The Federal Communications Commission has granted access of non-Federal devices in the United States to specific signals transmitted from the Global Navigation Satellite System (GNSS) known as Galileo.
With today’s decision, consumers and industry in the United States will now be permitted to access certain satellite signals from the Galileo system to augment the U.S. Global Positioning System (GPS), and thus benefit from improved availability, reliability, and resiliency of these position, navigation, and timing services in the United States.
FCC says that the Galileo GNSS is uniquely situated as a foreign GNSS system with respect to the U.S. GPS, since the two systems are interoperable and radiofrequency compatible pursuant to the 2004 European Union/United States Galileo-GPS Agreement.
Specifically, FCC's order permits access to two of the Galileo system’s satellite signals – the E1 signal that is transmitted in the 1559-1591 MHz portion of the 1559-1610 MHz Radionavigation-Satellite Service (RNSS) frequency band and the E5 signal that is transmitted in the 1164-1219 MHz portion of the 1164-1215 MHz and 1215-1240 MHz RNSS bands. These are the same RNSS bands in which the U.S. GPS satellite signals operate.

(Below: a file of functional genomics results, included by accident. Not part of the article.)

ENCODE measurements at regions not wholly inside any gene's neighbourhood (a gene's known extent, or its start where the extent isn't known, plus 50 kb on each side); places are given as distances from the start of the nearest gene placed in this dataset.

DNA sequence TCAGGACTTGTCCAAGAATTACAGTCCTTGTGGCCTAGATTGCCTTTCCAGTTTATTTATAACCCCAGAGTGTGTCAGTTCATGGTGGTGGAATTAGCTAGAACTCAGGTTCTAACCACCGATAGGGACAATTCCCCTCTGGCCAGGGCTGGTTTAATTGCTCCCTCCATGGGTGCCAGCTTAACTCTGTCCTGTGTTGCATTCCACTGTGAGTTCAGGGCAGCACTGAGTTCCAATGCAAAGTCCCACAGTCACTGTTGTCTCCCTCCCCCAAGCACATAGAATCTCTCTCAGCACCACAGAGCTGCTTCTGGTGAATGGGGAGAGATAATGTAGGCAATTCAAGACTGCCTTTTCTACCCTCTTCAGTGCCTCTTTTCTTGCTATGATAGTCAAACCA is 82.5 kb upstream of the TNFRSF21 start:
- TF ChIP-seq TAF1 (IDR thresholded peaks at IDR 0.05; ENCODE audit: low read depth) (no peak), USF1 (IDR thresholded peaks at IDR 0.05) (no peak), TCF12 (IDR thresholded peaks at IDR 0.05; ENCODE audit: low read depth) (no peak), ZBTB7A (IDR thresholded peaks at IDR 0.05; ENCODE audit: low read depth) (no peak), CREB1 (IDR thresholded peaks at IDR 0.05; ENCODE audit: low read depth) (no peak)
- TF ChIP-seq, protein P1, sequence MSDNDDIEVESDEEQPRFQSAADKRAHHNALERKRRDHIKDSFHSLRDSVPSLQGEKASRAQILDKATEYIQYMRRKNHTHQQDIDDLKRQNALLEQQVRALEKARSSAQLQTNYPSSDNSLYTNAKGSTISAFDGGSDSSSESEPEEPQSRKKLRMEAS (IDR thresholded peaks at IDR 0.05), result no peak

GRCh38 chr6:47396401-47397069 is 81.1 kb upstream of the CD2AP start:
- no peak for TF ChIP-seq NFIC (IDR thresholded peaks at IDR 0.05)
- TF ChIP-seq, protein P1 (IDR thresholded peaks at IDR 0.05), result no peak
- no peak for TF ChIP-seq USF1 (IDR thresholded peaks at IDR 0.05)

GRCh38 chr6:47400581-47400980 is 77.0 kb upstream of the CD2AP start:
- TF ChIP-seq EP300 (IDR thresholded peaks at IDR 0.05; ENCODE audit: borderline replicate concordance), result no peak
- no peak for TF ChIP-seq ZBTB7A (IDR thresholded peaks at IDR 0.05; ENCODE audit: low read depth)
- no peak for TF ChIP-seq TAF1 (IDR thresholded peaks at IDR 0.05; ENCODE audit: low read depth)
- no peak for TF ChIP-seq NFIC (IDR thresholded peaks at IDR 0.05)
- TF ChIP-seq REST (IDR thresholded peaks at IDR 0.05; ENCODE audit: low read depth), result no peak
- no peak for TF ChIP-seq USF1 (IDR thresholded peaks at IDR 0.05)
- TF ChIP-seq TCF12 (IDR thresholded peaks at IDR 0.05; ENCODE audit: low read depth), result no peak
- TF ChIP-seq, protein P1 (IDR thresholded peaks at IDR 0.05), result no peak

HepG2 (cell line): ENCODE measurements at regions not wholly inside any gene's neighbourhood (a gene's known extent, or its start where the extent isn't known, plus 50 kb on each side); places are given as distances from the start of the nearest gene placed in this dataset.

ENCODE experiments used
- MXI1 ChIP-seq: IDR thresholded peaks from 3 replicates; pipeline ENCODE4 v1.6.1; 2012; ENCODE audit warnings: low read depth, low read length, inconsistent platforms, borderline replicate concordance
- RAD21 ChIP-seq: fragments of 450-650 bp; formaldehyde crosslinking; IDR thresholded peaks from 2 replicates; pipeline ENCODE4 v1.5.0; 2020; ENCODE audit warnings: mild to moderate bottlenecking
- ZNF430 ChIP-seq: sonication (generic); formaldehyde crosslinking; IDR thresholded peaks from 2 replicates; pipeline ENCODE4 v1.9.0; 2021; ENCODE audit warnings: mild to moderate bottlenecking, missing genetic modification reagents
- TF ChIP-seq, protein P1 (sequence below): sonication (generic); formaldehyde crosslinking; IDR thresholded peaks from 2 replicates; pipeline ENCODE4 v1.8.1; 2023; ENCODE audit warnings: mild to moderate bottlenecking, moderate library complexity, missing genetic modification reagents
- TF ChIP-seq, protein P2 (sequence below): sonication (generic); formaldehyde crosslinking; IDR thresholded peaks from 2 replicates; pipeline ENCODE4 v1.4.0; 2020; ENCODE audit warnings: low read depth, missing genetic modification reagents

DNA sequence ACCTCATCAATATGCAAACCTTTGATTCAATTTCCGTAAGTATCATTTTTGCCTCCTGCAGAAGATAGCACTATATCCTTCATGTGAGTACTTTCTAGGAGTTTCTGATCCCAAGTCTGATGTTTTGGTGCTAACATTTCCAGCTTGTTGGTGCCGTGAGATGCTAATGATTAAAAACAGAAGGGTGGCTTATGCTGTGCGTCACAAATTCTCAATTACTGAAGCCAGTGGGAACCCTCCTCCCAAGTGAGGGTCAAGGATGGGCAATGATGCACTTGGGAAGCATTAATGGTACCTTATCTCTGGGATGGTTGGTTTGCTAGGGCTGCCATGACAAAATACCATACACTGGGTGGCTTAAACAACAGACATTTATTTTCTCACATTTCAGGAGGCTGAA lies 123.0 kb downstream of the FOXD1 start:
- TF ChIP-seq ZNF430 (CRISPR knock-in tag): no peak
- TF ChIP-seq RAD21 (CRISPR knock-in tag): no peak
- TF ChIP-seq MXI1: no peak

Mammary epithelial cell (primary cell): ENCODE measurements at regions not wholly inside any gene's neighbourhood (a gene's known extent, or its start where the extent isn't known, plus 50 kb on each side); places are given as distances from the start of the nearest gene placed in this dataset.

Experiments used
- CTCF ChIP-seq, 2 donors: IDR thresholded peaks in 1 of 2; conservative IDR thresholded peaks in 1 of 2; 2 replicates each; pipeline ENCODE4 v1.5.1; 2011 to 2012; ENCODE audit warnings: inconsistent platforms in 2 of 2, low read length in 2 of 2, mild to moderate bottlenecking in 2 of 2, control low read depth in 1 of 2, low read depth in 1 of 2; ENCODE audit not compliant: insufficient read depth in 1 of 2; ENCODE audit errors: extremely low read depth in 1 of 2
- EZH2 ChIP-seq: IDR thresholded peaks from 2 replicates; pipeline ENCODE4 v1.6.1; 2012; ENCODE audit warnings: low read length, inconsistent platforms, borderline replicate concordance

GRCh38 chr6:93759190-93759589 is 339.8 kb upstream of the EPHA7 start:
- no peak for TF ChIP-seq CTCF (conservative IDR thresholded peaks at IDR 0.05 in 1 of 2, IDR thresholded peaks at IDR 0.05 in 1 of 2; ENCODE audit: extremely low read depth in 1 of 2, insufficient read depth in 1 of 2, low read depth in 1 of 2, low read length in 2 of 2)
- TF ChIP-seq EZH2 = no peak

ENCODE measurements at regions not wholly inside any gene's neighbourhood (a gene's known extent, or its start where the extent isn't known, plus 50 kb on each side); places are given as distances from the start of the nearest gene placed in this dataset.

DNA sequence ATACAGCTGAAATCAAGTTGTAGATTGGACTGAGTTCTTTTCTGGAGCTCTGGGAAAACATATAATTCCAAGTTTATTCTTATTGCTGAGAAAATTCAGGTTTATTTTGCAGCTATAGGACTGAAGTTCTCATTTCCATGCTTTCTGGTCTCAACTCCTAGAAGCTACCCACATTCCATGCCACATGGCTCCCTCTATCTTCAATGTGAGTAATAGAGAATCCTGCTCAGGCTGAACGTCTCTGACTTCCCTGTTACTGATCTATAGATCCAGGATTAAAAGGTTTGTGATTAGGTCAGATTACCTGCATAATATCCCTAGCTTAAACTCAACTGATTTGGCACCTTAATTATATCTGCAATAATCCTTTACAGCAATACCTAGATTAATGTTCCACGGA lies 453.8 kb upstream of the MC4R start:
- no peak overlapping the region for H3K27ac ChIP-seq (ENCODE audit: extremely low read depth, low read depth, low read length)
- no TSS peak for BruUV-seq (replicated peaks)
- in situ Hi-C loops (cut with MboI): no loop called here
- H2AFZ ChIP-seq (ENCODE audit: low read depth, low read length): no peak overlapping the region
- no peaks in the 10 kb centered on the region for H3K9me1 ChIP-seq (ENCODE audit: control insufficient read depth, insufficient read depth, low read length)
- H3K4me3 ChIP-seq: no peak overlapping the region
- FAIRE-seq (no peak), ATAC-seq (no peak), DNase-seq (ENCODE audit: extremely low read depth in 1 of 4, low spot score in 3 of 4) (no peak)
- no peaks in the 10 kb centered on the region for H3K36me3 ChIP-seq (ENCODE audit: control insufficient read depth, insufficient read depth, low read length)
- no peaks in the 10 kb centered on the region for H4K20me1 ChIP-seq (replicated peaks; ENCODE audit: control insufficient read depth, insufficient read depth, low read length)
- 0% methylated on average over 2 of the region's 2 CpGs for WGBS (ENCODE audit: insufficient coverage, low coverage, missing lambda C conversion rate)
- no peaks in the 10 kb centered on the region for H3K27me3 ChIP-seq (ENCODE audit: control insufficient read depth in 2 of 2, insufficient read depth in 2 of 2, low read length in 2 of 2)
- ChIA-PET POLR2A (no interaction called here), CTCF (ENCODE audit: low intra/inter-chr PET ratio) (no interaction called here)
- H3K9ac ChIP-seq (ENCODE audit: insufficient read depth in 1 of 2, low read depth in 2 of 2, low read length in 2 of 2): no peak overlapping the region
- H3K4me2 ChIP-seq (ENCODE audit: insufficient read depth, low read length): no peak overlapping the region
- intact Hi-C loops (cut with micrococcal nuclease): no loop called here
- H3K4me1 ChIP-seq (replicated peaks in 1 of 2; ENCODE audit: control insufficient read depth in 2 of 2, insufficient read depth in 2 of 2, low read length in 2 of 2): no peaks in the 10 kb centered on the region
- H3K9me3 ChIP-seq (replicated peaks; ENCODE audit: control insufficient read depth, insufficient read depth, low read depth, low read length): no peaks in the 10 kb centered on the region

The order does not grant access to the Galileo E6 signal, which is transmitted over the 1260-1300 MHz frequency band, since this band is not allocated for RNSS in the United States or used by the U.S. GPS to provide PNT services. The FCC said that granting access to the Galileo E6 signal could constrain U.S. spectrum management in the future in spectrum above 1300 MHz, where potential allocation changes are under consideration.